Tonight, while I was making my dinner, I put on an episode of Louie (season 2’s “Subway/Pamela” — potential spoilers follow), because some of the strongest moments on the show so far (I haven’t gotten to watch season 4 yet) have been between Louie and Pamela late in season 2. I hadn’t seen the episode in a while, so I’d forgotten just how strong the flea market confessional is, when Louie asks, “Can I just tell you one time the way I feel about you?” That scene and the airport scene in the season finale are two of my favorite moments in television, ever.

I love them for how remarkably bittersweet they are; the airport scene is somehow both grimly funny and heartbreaking, and the flea market scene just hits you… well, I’ll just let Louie’s expression do the talking:

This might also seem odd, but the flea market scene is, to me, very romantic — despite the obvious strains of a sort of realistic anti-romanticism that are also present.

I spent a fair bit of time thinking about what I counted as romantic after a conversation half a year ago in which I was sort of accused of not being a romantic — perhaps rightfully so: I don’t believe in love as being full of breathless declarations of “forever” with your prince/princess and dramatic gestures and Pride and Prejudice quotations. That’s all well and good, I s’pose, if it’s what you’re into, but I’ll be brutally honest: to me, it seems shallow. I suppose it’s because I’ve always been a “still waters run deep” kind of person. I believe in a love that is showing up every day, quiet but clear actions, perhaps fewer words but more original ones. I love that Louie’s words aren’t perfect; the simple and occasionally awkward honesty of “this is how I feel” is far better to me, because it’s more real, than the impossible eloquence of an Austen fantasy man.

Part of what hits me about the scene is that I know what it is to be brave and vulnerable with someone (I’m pretty sure I’ve stood in Louie’s shoes more often than Pamela’s). Like others who have started down such a path, I know the odd, insane momentum that comes from the action of being honest, how it makes you start to hope against all reason that baring your heart has made a difference, even when you know intellectually that you are about to hit the wall and crash and burn. I know the feeling that shows up when it doesn’t make a difference. But, when it does… well, that’s why the hope is there.

So, I value the people who risk the crash and burn, and I love Louie for blurting his mixture of clumsy clichés and wonderful originality to Pamela, for starting to tear up at the airport, and especially for that moment when he says, “Shut up. Let me tell you. Let me.”

Poem from Ali Trotta at alwayscoffee.wordpress.com. Shannon (my poetry-writing friend/partner in PhD applications) and I were talking about this kind of thing last week. We don’t use people; they don’t make it into our writing on purpose. But, speaking for myself, writing’s how I process my thoughts and emotions, and I find I can’t help it. And what I really dig about this poem is how Ali conveys all the other stuff: the intensity, the artistic and emotional sensitivity, the neuroses, the depth of love.

Thanks, Ali.


If you are looking for simple,
don’t date a writer. Don’t even
flirt with her. While you are talking,
she is considering
how you might look in a story,
or a poem,
or, possibly, in her bed. She analyzing
the metaphors in your smile,
the conjugated verbs
sprinkled in your laugh,
and the way your hands dance
in the air while you talk –
she is writing a story for those hands.

She will have bad days.
She will break dishes and cry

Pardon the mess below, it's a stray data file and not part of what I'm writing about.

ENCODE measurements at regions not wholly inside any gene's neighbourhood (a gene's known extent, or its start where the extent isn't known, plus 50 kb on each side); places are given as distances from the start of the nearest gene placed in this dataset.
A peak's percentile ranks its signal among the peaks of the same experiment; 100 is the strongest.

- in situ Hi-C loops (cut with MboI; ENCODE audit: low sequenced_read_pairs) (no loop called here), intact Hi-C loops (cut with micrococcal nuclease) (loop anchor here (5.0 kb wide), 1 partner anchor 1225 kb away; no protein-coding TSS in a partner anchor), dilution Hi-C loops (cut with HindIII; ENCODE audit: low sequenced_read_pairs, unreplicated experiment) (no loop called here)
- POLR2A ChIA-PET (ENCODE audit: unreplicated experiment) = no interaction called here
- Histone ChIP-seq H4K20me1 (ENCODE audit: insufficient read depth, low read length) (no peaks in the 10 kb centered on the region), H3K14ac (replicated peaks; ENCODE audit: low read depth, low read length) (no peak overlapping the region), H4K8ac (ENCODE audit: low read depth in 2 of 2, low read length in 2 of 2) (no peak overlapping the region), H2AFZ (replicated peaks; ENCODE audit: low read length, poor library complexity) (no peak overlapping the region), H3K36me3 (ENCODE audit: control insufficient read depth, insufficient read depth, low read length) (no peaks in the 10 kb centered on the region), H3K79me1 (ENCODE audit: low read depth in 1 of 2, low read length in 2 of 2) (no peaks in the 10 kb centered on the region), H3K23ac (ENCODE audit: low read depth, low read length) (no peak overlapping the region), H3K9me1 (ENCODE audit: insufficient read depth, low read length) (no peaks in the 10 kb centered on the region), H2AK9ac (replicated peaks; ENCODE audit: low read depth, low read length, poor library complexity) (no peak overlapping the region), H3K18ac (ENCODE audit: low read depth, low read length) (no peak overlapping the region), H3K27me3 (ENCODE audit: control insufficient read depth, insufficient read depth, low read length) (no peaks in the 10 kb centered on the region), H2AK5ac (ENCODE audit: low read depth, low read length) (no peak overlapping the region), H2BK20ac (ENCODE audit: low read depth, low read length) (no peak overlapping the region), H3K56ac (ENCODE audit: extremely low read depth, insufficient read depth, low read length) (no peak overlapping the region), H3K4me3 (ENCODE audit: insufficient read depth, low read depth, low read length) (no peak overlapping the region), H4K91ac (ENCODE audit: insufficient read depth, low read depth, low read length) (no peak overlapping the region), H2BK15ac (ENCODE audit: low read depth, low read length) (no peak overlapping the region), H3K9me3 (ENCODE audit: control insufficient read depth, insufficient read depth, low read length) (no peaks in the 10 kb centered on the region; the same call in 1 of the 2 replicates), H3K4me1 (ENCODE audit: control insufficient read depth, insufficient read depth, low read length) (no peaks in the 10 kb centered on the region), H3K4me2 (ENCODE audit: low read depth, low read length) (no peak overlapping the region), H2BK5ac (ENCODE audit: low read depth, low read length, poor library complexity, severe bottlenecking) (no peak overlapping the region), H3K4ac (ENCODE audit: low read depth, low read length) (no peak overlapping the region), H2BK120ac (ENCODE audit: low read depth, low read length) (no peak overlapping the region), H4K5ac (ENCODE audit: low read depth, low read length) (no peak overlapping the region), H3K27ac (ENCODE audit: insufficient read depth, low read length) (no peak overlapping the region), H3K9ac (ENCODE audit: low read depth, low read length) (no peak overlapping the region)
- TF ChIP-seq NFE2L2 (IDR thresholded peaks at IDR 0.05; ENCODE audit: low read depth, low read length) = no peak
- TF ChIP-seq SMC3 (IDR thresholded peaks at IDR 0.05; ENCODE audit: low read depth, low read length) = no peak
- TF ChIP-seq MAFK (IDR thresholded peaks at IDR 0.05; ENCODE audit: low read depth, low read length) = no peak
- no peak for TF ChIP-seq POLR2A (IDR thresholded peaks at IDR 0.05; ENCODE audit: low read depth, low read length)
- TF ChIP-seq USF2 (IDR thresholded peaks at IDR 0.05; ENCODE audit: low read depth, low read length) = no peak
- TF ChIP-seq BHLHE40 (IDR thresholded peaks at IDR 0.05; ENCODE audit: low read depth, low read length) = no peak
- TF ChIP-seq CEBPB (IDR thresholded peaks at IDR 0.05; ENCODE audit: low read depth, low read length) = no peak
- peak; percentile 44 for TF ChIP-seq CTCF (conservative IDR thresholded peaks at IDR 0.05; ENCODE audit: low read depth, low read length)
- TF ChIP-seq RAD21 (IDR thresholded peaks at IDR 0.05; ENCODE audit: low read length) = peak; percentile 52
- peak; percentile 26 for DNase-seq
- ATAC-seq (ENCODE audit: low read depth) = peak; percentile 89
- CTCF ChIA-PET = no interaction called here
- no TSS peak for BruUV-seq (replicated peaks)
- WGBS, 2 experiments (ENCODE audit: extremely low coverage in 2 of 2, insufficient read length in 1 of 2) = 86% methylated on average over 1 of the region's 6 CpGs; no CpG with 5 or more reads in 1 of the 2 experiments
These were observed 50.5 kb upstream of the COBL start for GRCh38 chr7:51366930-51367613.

because failure feels like an adjective
for every incomplete sentence,
even though it’s the wrong part of speech –
her heart is always dangling
over a precipice, thoughts
wandering like a hurricane,
no one can swallow that –
but will you try, anyway?

If you are looking for simple,
marry a woman who won’t
wake you in the middle of the night,
full of desire and tequila…

View original post 151 more words

Today’s rain arrived as thunderstorms this evening, so I took the opportunity to sit on my porch and enjoy the atmosphere while getting some quiet, intellectual work done (providing a nice balance for the busy festival my friends and I went to this morning). Listening to the rain and Ryan Adams, I got to thinking about seizing the moment in other situations. It’s something I’ve made some major strides in this year.

It’s not exactly easy to like someone, particularly in the early stages when you don’t know if it’s mutual or not. It’s not exactly tough, either, of course—heck, having a crush can even be kinda fun. There’s the buzz of having a good time with another person (which, funny enough, is what tends to prompt that wondering about mutuality), the corresponding sugar-like rush of imagining, What if things go well? Besides the fun of new possibility, there’s the simple enjoyment of well-spent time with somebody, which is worth it in and of itself.

So, I’ve been going ahead and giving it my best shot in those moments that seem to present themselves. Whatever comes of it, I’ll know I was brave and open. In a way, it’s easy; I recently joked to a friend that in a post-J. economy, I don’t have the time or energy to worry about these things—Does he like me, or doesn’t he? I don’t know, but I’m sure I’ll find out at some point, and I’m not going to make myself crazy over it. And I’m not going to spend time worrying about how I don’t remember how these things are supposed to work. It’ll go somewhere, or I’ll get over it. It really is that simple.

What will I do? What I’ve been doing. Send the text message. Offer the invitation. Go to the game with acquaintances and have a good time, get to know them better. Spend time with friends and family who already love me, and be grateful for them. Say yes to the local reporter who asks to interview my best bud and me at the festival. Say yes when the grad program director at my school asks me to talk at new student orientation as a recent grad. Say yes when a very talented artist expresses interest in painting my portrait. Submit my stories and poems to publications and hope for the best. Keep putting energy into the worthwhile things I’m doing. Go out on the limb. Just go for it and hope for the best in everything.